The Latest From Microsoft
At Microsoft’s Inspire 2021 partner conference this week, the company is unveiling a new industry cloud offering, a virtual Windows desktop solution that is accessible from a web browser and new capabilities in the Teams collaboration app.
Microsoft announced it’s launching a sixth “industry cloud” — a package of cloud tools and services aimed at a particular vertical. The new industry cloud is aimed at sustainability and corporate environmental efforts, something that is “top of mind for every CEO,” Alysa Taylor, Microsoft’s corporate vice president for industry, apps and data marketing, told CRN in an interview.
Rod Pruett, vice president of consulting services at Sunrise Technologies, a Microsoft partner based in Winston-Salem, N.C., said that Microsoft’s retail industry cloud has helped existing customers gain new insights into their e-commerce and business-to-business sales, the shop floor and with moving goods. And for potential customers, the industry clouds offer an easy-to-explain package of goods for a marketing win. “I’ve been doing this for 35 years and I have been so energized with how much capability and the value that we can bring to customers now with these platforms,” Pruett said.
Along with the sixth industry cloud, Microsoft has announced updates for its Viva employee experience platform, the Windows 365 “cloud PC” service and more integrations between Teams and Dynamics 365.
What follows are five big updates in Microsoft 365, Teams and industry clouds announced at Inspire 2021.
Microsoft Cloud for Sustainability
The new Microsoft Cloud for Sustainability will enter public preview later this year and come with tools to help users in all industries record, report and reduce emissions, Microsoft said. The cloud is built on Azure solutions, Dataverse, Power Platform, Power BI and other Microsoft products. It will feature specialized third-party applications, data source and emissions data connectors, according to the company.
“These industry clouds are an enabler for our ecosystem to be able to bring their vertical and micro-vertical expertise to bear,” Taylor said. “Most organizations have a very small sliver of what they can see of their emissions data because the data is so siloed and in so many different places. This is about having industry connectors, like we do in retail and financial services and all of our other industry clouds, to be able to aggregate that data so you actually can look and have a 360-degree view.”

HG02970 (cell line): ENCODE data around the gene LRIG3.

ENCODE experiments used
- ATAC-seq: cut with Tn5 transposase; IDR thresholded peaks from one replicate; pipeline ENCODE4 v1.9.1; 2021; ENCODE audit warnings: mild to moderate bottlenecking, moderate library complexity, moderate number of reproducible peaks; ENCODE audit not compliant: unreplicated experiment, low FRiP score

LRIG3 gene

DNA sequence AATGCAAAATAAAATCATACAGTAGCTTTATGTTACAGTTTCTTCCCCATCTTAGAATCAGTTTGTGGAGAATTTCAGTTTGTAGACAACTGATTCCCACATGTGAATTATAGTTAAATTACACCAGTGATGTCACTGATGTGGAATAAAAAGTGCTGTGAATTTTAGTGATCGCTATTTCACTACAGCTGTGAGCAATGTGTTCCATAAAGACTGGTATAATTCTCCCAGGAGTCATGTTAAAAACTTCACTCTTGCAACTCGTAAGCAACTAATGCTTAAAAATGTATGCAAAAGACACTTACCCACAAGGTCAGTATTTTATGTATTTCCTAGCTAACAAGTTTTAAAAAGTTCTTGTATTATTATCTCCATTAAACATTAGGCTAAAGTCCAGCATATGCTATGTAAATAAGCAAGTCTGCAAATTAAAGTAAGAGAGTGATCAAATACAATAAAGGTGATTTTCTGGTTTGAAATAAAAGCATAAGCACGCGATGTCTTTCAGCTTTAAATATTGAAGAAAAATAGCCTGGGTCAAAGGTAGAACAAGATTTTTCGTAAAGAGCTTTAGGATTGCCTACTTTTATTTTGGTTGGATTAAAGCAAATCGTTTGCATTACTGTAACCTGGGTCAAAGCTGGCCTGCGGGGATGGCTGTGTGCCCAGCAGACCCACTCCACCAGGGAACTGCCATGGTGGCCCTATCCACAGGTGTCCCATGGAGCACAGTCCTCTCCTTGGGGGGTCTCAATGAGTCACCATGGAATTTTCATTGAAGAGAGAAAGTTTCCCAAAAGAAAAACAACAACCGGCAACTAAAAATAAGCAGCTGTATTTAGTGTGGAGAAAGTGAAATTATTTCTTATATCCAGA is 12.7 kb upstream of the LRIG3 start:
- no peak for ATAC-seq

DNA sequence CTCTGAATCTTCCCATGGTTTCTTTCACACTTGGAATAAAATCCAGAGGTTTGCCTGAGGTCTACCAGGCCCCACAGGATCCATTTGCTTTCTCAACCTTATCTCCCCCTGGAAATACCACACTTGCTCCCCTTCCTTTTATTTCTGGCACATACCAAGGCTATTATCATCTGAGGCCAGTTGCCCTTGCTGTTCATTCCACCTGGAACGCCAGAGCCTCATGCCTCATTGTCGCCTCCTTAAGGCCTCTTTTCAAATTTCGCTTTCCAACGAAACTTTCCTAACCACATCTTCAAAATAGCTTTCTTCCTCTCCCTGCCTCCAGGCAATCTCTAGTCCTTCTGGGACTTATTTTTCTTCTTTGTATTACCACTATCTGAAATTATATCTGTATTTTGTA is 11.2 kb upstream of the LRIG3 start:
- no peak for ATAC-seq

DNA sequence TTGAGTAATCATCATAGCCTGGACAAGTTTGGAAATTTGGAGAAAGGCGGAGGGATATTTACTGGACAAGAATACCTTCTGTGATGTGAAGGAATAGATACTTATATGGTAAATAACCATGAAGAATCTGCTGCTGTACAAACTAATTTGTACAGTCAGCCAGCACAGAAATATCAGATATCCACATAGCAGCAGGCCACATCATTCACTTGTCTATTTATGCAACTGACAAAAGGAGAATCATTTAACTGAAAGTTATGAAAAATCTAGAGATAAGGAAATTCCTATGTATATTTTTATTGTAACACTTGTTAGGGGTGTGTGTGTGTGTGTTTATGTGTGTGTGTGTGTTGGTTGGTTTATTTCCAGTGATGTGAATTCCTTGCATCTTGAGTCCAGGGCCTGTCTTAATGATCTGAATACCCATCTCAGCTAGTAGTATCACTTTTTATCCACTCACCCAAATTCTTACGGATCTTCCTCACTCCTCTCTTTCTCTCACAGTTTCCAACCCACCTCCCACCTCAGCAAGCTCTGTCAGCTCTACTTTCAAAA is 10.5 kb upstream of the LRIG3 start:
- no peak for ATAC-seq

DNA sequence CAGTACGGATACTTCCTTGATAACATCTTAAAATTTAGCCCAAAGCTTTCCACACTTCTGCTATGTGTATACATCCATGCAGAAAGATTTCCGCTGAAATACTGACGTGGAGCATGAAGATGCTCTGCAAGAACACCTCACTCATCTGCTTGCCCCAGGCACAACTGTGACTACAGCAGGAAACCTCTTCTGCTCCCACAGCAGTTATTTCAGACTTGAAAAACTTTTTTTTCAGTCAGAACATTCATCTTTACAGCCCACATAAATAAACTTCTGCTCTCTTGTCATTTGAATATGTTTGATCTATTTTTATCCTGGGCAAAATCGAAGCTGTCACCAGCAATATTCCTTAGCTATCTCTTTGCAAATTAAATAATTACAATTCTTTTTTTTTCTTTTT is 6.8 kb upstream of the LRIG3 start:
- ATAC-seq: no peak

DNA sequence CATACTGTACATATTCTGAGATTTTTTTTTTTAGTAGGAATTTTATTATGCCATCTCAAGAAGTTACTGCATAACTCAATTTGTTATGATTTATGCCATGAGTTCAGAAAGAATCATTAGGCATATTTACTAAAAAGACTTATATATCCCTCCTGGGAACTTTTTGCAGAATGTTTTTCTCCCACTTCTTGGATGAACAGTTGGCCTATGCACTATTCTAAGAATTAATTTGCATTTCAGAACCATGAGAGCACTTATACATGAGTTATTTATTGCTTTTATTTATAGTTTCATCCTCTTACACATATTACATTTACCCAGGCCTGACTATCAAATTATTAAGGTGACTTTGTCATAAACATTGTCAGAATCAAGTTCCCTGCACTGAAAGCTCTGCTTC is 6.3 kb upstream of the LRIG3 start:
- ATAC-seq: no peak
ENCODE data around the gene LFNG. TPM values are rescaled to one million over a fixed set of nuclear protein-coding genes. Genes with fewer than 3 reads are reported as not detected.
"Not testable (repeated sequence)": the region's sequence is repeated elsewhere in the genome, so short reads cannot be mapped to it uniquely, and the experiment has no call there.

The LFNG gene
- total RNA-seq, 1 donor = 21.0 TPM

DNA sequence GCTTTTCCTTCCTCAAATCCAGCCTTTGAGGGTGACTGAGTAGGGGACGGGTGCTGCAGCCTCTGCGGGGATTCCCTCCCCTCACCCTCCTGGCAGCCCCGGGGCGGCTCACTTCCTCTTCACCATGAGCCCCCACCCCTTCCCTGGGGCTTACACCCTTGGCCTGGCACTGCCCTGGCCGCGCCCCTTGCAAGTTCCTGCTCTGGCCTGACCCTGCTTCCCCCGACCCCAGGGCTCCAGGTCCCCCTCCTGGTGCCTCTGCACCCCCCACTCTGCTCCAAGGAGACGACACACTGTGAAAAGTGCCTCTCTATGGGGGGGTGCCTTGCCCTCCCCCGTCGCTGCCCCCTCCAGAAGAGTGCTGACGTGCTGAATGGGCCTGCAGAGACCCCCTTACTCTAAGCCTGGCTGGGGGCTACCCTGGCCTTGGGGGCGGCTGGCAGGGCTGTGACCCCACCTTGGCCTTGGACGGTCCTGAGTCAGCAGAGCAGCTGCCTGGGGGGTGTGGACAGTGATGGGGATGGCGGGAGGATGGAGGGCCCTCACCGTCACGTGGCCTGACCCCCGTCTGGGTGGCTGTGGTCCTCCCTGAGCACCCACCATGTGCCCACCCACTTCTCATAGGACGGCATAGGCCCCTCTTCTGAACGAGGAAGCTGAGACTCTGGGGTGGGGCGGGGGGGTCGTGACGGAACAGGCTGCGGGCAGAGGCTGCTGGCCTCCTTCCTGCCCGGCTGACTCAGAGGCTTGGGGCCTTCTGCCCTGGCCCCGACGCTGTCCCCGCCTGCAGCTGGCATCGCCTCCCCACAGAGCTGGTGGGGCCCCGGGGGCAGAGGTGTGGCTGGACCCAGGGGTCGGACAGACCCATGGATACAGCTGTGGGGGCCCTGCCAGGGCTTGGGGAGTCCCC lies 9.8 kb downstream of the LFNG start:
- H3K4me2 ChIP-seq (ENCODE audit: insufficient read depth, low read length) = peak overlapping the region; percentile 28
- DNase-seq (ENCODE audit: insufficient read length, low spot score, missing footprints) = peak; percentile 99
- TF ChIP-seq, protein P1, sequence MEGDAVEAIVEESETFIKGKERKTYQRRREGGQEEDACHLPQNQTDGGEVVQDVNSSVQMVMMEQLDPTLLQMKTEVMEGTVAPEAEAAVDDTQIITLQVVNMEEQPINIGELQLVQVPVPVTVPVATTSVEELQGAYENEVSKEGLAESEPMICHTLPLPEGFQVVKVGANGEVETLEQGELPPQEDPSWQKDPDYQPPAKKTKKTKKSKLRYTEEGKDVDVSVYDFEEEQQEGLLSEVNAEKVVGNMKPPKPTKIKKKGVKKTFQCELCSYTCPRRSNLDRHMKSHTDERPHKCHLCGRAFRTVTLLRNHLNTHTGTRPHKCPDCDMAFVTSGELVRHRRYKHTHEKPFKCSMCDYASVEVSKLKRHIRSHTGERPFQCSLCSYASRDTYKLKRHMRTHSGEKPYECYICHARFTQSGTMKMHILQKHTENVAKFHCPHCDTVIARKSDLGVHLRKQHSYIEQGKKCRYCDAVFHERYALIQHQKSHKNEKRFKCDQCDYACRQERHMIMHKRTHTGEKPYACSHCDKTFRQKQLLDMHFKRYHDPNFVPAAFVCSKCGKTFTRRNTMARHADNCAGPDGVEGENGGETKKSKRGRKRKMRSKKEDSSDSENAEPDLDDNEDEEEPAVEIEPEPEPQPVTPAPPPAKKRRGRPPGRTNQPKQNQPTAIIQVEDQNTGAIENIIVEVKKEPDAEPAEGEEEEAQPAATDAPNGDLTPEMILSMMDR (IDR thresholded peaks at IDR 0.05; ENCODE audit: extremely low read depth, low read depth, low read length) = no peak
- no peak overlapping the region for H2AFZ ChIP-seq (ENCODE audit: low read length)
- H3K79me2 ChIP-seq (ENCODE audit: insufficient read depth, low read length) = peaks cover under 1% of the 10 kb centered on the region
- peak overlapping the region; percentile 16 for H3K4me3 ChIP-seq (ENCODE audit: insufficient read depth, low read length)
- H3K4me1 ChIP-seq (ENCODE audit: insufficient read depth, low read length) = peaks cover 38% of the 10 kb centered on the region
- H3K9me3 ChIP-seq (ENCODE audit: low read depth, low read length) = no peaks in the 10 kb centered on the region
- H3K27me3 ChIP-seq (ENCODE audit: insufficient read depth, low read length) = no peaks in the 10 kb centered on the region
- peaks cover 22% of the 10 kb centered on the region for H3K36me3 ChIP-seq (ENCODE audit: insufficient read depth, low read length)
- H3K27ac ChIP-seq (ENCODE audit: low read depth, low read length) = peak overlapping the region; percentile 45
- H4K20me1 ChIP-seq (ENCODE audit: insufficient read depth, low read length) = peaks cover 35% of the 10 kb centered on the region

While other technology vendors have created industry-focused cloud offerings, Microsoft wants to beat its competitors’ industry-focused offerings through pulling in data from more disparate sources — not just in the company‘s enterprise resource planning datasets, for example — and deliver insights throughout the Microsoft technology stack, she said.
“This is very unique in the industry and highly differentiated from what SAP and Salesforce are doing,” she said.
Taylor said that companies can, for example, use Cloud for Sustainability to create alerts when an HVAC system is likely to miss its prescribed emissions reduction target. The cloud can then assign an operations manager to make improvements. The sustainability cloud will have uses for all industries, from manufacturing to agriculture to retailers, she said. And midmarket businesses will have need for the cloud as much as the largest enterprises, Taylor said.
The Microsoft Cloud for Sustainability joins the previously announced clouds for financial services, nonprofits, health care, retail and manufacturing.
Microsoft’s new virtual desktop offering, Windows 365, is aimed at meeting the hybrid work needs of small and medium-sized businesses along with certain use cases for larger businesses. Windows 365 is a “cloud PC” solution, Microsoft said, since the desktop is streamed in a web browser and will be available on any device. The offering is not meant to replace Microsoft’s Azure Virtual Desktop, but should be an option for a far greater number of businesses due to its simpler IT deployment and management, the company said.